26 September 2018
Psychologists have already established that minority groups are particularly likely to endorse conspiracy theories that involve them.
For instance, the idea that AIDS was concocted in a lab to plague black people or that birth control is black genocide have been shown to have particular traction within African-American communities.
It’s thought this is because members of disadvantaged groups find comfort in explanatory frameworks that appear to account for the various factors that beleaguer them.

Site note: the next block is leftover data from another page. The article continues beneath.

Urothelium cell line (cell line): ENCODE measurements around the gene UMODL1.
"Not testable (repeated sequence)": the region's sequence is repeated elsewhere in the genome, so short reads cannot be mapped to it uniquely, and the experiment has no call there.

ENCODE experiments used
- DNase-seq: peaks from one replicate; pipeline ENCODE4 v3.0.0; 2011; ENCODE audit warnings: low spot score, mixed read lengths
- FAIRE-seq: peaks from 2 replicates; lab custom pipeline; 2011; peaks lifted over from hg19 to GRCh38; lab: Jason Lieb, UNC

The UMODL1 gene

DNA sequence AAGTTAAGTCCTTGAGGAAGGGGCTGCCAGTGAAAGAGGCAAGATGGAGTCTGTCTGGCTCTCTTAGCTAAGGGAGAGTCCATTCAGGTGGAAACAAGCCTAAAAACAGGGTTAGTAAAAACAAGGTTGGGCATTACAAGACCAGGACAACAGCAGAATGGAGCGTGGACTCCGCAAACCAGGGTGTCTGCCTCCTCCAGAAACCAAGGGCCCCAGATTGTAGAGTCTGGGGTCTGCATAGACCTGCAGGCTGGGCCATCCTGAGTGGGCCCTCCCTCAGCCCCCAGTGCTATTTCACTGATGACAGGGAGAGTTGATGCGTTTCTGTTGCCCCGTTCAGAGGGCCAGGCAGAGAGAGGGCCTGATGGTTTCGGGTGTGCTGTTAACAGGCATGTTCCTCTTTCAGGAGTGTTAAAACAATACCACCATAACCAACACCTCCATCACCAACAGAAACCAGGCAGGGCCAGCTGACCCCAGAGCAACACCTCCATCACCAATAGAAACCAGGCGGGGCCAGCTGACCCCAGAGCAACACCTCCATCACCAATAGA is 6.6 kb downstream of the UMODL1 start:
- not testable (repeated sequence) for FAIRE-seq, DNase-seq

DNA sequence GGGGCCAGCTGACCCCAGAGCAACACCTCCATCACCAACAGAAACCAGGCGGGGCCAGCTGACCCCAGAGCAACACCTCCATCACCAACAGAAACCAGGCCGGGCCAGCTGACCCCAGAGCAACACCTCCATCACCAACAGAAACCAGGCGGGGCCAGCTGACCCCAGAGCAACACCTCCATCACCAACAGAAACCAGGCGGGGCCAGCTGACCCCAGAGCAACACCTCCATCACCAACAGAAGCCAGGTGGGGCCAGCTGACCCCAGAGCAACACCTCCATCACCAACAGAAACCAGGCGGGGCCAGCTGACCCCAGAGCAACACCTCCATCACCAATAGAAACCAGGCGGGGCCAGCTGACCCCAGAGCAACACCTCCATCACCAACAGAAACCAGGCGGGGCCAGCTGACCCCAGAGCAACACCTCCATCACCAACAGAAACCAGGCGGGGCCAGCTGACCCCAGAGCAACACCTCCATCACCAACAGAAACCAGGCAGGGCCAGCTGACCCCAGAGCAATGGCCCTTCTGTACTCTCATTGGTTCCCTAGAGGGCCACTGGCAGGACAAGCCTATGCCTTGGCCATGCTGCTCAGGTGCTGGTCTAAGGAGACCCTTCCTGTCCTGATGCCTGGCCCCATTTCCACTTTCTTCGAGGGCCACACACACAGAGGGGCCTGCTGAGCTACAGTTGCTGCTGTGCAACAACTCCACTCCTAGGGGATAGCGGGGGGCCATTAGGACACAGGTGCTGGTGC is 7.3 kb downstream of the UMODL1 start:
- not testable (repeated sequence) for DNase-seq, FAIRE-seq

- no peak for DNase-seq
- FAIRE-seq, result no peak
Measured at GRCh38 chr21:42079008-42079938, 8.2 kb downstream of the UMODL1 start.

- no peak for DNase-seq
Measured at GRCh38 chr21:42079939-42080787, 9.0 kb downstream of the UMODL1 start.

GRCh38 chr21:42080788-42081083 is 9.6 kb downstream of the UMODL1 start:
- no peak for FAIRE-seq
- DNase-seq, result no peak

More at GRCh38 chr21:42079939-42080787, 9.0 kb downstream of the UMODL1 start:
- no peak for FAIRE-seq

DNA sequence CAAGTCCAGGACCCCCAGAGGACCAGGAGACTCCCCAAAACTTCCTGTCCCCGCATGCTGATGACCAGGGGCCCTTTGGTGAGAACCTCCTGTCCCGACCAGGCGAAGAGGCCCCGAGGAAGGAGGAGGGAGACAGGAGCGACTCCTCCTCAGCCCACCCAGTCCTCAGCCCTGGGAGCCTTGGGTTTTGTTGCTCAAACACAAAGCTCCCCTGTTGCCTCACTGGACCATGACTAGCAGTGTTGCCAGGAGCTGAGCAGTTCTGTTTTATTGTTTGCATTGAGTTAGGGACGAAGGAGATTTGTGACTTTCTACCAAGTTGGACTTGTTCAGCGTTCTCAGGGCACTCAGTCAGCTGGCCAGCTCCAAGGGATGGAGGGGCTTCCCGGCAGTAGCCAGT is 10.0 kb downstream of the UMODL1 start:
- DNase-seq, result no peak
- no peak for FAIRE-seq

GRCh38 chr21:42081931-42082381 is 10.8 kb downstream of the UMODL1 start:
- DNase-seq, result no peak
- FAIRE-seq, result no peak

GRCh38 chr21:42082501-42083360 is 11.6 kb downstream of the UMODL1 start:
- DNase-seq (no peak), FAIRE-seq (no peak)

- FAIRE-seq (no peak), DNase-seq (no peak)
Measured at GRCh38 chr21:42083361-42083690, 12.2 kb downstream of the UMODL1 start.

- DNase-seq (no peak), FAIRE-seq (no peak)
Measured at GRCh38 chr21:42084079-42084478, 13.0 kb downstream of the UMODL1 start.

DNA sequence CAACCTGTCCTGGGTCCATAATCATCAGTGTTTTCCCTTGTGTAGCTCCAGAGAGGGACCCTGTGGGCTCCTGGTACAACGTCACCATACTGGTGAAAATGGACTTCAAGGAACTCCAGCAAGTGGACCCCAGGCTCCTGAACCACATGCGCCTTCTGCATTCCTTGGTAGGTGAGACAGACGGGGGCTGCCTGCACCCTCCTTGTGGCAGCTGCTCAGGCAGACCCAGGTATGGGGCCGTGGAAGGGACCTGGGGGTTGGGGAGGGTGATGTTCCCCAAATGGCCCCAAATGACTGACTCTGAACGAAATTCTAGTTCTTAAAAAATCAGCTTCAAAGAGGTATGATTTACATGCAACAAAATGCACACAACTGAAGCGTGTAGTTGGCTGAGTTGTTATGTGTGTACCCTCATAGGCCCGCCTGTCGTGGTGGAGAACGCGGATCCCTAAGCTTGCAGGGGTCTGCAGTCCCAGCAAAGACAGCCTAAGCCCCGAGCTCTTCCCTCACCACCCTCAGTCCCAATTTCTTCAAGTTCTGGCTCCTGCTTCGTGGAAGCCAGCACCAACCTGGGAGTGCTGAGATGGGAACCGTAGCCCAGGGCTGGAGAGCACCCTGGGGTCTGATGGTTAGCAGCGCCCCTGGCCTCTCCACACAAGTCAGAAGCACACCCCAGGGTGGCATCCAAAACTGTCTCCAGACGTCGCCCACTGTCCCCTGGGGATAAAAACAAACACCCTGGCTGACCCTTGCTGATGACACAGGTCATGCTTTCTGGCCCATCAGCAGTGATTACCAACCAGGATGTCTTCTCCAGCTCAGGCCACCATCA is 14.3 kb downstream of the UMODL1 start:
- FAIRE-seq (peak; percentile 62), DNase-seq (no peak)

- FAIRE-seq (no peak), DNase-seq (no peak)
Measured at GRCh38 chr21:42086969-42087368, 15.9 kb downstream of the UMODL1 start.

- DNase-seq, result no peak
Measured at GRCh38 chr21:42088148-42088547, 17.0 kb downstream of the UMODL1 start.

But new research suggests that belonging to a minority identity, in this case being Muslim in the Netherlands or a member of an ethnic minority in that country, doesn’t merely lead to a belief in conspiracy theories related to that specific minority identity, but stokes an appetite for conspiracies in general.